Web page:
Does dressing the part for work matter?

Author:   |   Date: 30/07/2016   |   Categories: Career Development,

Whether you are looking for a new role or developing new partnerships and supporters for your work, it might be worthwhile considering what impression you are making. 

It is a reality of our world that we are judged on our appearance more than we might think.  We all have unconscious bias that shapes our reality, and one of those is what we associate with qualities such as leadership, professionalism and creativity  

The first step is to become aware of the issue, and then if you feel this might be effecting you,  think about what actions you might want to take to change.

However take it gently, work in baby steps and make sure you are not judging yourself too harshly as this can be a sensitive spot.  

 

This week our guest Kerry Athanassiou, founder of Style Culture shares 5 achievable tips towards change.

Does dressing up at work really matter? Yes it absolutely does. What you wear to work daily or for your next job interview is more important than you think. Why? Whether you like it or not, first impressions do count.

Whether you are seeking a creative job or any corporate career based around a team of people, your appearance is the very first thing that is noticed and judged about you when entering a room. How you dress daily reflects on how you feel about your job and future. Paying attention to detail means you would like to be taken seriously in the job that you do.

Statistics have shown:

33% of bosses know within the first 90 seconds of an interview whether they will hire someone.

67% of bosses say that failure to make eye contact is a common nonverbal mistake.

When meeting new people, 55% of the impact comes from the way the person dresses, acts and walks through the door.

65% of bosses indicate that clothes could be a deciding factor between two almost-identical candidates 

Source: The Undercover Recruiter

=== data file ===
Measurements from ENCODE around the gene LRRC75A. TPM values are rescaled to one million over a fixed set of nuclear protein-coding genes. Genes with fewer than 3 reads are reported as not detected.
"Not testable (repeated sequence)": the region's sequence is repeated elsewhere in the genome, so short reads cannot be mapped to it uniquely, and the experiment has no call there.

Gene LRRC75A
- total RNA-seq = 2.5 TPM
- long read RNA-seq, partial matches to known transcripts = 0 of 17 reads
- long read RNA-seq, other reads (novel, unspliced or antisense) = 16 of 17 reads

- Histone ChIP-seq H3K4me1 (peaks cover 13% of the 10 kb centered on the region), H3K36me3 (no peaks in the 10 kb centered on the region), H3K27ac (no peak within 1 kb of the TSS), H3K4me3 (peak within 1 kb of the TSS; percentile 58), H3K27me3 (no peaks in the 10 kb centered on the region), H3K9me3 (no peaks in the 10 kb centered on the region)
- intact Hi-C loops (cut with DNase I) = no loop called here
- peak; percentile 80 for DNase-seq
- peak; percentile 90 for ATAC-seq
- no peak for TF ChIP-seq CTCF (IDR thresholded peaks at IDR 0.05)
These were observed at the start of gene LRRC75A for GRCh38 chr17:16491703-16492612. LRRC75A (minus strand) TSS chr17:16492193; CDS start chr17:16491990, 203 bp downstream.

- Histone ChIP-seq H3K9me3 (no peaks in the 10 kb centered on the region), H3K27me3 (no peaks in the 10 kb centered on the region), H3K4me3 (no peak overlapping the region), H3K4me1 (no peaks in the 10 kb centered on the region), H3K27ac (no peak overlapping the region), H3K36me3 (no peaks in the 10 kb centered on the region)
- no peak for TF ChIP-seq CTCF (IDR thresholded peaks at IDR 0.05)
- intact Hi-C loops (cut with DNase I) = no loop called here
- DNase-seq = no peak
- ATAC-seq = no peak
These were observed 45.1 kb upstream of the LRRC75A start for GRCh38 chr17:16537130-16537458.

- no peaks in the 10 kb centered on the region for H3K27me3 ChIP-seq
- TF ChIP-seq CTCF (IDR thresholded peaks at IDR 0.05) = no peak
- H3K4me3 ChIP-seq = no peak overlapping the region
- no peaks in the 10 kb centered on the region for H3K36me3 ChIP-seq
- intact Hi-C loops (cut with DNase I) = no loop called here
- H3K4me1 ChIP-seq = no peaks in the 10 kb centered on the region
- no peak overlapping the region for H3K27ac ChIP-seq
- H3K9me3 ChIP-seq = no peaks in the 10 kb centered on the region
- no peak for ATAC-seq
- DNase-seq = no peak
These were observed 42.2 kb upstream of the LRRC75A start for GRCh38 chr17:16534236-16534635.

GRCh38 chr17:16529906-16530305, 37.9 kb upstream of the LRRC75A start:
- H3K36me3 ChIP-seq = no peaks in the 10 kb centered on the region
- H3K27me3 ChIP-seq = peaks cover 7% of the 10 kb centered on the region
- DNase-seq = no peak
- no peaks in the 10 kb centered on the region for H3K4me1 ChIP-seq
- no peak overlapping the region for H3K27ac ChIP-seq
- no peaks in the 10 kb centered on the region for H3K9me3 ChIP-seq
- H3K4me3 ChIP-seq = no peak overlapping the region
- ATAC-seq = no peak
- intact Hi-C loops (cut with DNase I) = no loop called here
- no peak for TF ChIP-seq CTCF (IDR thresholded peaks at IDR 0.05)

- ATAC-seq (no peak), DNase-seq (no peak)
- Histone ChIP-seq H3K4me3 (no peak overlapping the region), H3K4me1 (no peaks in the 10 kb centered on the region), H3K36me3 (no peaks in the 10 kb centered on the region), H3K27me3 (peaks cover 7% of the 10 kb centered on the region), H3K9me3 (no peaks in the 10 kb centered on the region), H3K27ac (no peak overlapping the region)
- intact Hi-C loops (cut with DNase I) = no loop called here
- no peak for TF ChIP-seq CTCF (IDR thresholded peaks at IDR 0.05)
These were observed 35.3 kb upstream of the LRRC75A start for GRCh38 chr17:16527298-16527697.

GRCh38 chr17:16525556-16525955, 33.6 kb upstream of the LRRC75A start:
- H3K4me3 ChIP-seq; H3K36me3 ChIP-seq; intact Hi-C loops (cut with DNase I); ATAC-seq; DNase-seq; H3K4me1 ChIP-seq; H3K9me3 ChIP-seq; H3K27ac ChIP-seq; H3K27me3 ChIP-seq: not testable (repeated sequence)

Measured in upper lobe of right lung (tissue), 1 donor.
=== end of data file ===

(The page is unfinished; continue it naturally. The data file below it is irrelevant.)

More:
I recently read in a business review column that: “people will not necessarily make that much of a big deal when you are put together, but they will certainly notice when you are not". On paper you are one amazing intelligent, hardworking individual, but it is the first impression that will make or break the deal and not the super experience you may come with. 

So what do you do to make a strong statement without selling your soul? As a Fashion Stylist, over the years I have had clients of all ages either going for the next promotion or simply they would like to stand out a little more, without looking like the circus has come to town.  Research has revealed that what you wear could affect how you think and even perform.

So let’s start with some simple steps with making small changes to ultimately receive significant difference in our overall day to dress code for work.

1.       Attitude

In many cases it’s not just the clothes that matter. Everything from smiling, eye contact, how you stand or sit, your handshake and even more importantly, obvious displayed tattoos or body piercings may set you back.

2.       The business / company environment

This plays a vital role in how you will dress for work. There is no point in purchasing a suit when you are working for an IT or arts based business, well unless you would like to stand out for all the wrong reasons.

If it is a new company that you are being interviewed for, take a trip in and look around assessing what other future colleagues are wearing. Make sure this is not on a Friday; casual Fridays are interpreted many different ways these days and should not be used as a base for how to dress for work. You may want to call the HR department (should it exist) asking them about the culture around the office. Even when the company is a little relaxed as far as dress code, this is not green light for low cut tops, worn jeans or unkempt hair and nails.